Dear FLOCK families,
As we near the end of 2020, I am grateful for blessings - especially your family's continued involvement in faith formation at All Saints! Together we explore the mystery of Emmanuel - God with Us - who came to the world as a baby, grew as we all do, and began a powerful ministry of healing, reform and love that would change the world and so many human hearts for the next 2000+ years.
Christmas is a time to celebrate! No matter how our traditions might adjust this year, I think we are all ready to share in the joy of Christ's birth ! On that light note, especially as we fully enflame our Advent candles this Sunday, I leave you with these fun, faith-filled (for the most part) Christmas facts:
1. The word 'Christmas' comes from old English, the Mass of Christ or Christ's Mass. Even the word 'holiday' is derived from the phrase 'Holy Day'.
2. St. Nicholas inspired the modern tradition of stocking-hanging. Bishop Nicholas, the 4th Century Bishop Myra (modern day Turkey), was well-known for his generosity to those in need and his love for children. St. Nick IS Santa Claus. There are many stories of Bishop Nicholas tossing coins through windows into the homes of people in need. Legend says that some coins bounced into the stockings a family had drying by the fireplace. This became the basis of the modern custom of hanging stockings by the mantle for Santa to fill.
3. Candy canes are shaped as shepherd's staffs, because Jesus is the Good Shepherd. Candy canes are traditional red and white striped, with the white symbolizing the purity of Jesus, the sacrificial lamb, and the red symbolizing the blood the Lamb shed for our sins. The stripes call to mind the prophecy of Isaiah “by His stripes we are healed” (Isaiah 53:5). Also, the candy cane upside down looks like the letter 'J' for Jesus.
4. The use of holly at Christmas reflects the Passion. The holly bush used for wreaths is a thorny bush, which symbolizes the crown of thorns Jesus wore during His Passion. The red berries of the holly represent the drops of His blood.
5. Christmas trees symbolize God's everlasting love. The Christmas tree is an evergreen tree to remind us of God's everlasting love. The star we traditionally place on top of the tree symbolizes the star of Bethlehem.
6. Bethlehem in English means "House of Bread".
"I am the Bread of Life. He who comes to me will never go hungry". (John 6:35) & "Take this Bread and eat it, It IS my body..." (Mark 14:22)
And the Manger, Christ's first crib, was a lamb's feed box:
"Behold the Lamb of God sent to take away the sins of the world" (John 1:29) & "I am the living bread that came down from heaven. If anyone eats of this bread, he will live forever. This bread is my flesh, which I will give for the life of the world." (John 6:51)
So, the living Bread was delivered to the House of bread in a food dish for His sheep to eat.
7. The stable where Jesus was born was actually a cave. Because of the terrain and natural conditions of the area, the ancient peoples of Israel had primarily stone buildings, and used natural caves as much as possible.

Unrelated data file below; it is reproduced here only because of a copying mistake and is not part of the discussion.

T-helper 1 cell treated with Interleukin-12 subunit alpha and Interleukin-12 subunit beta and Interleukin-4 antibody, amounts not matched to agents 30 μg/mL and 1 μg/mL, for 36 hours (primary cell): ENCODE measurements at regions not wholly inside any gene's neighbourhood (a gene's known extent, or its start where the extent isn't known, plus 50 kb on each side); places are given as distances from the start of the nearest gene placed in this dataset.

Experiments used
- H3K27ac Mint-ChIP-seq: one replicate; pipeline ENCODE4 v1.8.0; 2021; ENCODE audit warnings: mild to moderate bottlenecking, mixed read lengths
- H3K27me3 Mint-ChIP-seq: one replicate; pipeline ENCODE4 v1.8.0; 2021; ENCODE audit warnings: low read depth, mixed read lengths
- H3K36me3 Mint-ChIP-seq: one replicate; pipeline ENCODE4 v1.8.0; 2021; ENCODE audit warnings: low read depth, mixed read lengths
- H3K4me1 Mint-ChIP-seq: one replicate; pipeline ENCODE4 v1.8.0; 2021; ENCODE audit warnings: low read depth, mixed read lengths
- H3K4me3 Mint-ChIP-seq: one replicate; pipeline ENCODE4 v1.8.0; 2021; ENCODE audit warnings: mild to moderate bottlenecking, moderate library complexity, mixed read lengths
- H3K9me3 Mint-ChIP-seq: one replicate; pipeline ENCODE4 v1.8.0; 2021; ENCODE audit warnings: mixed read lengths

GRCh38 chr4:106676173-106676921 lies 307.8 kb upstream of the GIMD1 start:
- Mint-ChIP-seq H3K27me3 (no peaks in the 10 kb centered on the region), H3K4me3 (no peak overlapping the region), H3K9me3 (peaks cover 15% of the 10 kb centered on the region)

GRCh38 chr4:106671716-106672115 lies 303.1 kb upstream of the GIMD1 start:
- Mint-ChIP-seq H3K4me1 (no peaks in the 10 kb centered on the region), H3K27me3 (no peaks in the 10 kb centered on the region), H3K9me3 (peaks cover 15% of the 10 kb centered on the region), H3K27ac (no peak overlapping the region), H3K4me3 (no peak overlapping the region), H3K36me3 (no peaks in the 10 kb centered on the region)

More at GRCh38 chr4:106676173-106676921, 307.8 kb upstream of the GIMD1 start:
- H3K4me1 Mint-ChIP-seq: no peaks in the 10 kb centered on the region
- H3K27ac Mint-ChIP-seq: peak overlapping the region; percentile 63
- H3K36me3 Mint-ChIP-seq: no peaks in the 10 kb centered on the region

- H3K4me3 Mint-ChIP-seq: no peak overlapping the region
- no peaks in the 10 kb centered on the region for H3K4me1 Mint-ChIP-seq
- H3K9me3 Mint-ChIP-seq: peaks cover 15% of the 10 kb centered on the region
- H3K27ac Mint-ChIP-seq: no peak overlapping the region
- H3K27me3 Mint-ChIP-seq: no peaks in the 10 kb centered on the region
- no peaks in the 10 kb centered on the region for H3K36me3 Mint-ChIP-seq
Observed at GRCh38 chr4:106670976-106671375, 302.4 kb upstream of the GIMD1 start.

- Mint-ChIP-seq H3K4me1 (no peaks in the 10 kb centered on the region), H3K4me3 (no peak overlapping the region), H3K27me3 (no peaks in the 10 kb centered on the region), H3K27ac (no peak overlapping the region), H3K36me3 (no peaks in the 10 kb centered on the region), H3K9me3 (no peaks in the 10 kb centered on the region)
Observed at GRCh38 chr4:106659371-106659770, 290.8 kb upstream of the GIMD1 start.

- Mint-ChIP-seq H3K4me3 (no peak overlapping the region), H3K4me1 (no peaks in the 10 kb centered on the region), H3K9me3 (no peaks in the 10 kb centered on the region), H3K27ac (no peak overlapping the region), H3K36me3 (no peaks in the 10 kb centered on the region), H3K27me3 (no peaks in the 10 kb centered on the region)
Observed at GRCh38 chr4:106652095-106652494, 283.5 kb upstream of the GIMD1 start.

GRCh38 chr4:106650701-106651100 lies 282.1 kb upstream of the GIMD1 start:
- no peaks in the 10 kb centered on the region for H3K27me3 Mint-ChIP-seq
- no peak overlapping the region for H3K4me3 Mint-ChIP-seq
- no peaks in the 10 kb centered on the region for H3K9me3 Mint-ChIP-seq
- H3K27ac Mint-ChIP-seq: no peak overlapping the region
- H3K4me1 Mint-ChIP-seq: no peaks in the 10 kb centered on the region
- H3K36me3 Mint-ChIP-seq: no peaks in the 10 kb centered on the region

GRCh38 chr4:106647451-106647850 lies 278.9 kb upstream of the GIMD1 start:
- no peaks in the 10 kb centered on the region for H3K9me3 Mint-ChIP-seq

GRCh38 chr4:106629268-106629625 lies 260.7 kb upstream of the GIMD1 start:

You can still visit the cave of Christ's birth if you visit the Holy Land. It is a major Shrine and tourist attraction.
8. It is proper to use 'X-mas' as an Abbreviation. The practice goes back to the early monks’ writings. The X is really the Greek Letter Chi (pronounced kie) which was the symbol for Christ--the 1st letter of 'Christos'.
9. The Song 'You're a Mean One Mr. Grinch' wasn't actually sung by Boris Karloff. Who sang the song "You're a mean one Mr. Grinch" in the cartoon? No, not Boris Karloff. Karloff was the only person given voice credit in the film, even though many people were involved. The singer of the famous song is actually Thurl Ravenscroft, better known as the voice of Tony the Tiger in the cereal commercials. ('They'rrrrrrrrrre Great!!!)
10. And finally...there is a ton of Biblical Significance in the 'Twelve Days of Christmas'. To most, it's a delightful nonsense rhyme set to music. But it had a quite serious purpose when it was written. It is a good deal more than just a repetitious melody with pretty phrases and a list of strange gifts. Catholics in England during the period 1558 to 1829, when Parliament finally emancipated Catholics in England, were prohibited from ANY practice of their faith by law - private OR public. It was a crime to BE a Catholic.
"The Twelve Days of Christmas" was written in England as one of the "Catechism songs" to help young Catholics learn the tenets of their faith - a memory aid, when to be caught with anything in *writing* indicating adherence to the Catholic faith could not only get you imprisoned, it could get you hanged. The songs gifts are hidden meanings to the teachings of the faith. The "true love" mentioned in the song doesn't refer to an earthly suitor, it refers to God Himself. The "me" who receives the presents refers to every baptized person.
The other symbols mean the following:
1 Partridge in a Pear Tree = Jesus Christ, Son of God
2 Turtle Doves = The Old and New Testaments
3 French Hens = Faith, Hope and Charity, the Theological Virtues
4 Calling Birds = the Four Gospels and/or the Four Evangelists
5 Golden Rings = The first Five Books of the Old Testament, the "Pentateuch", which gives the history of man's fall from grace.
6 Geese A-laying = the six days of creation
7 Swans A-swimming = the seven gifts of the Holy Spirit, the seven sacraments
8 Maids A-milking = the eight beatitudes
9 Ladies Dancing = the nine Fruits of the Holy Spirit
10 Lords A-leaping = the ten commandments
11 Pipers Piping = the eleven faithful apostles
12 Drummers Drumming = the twelve points of doctrine in the Apostle's Creed
**adapted from www.catholic365.com**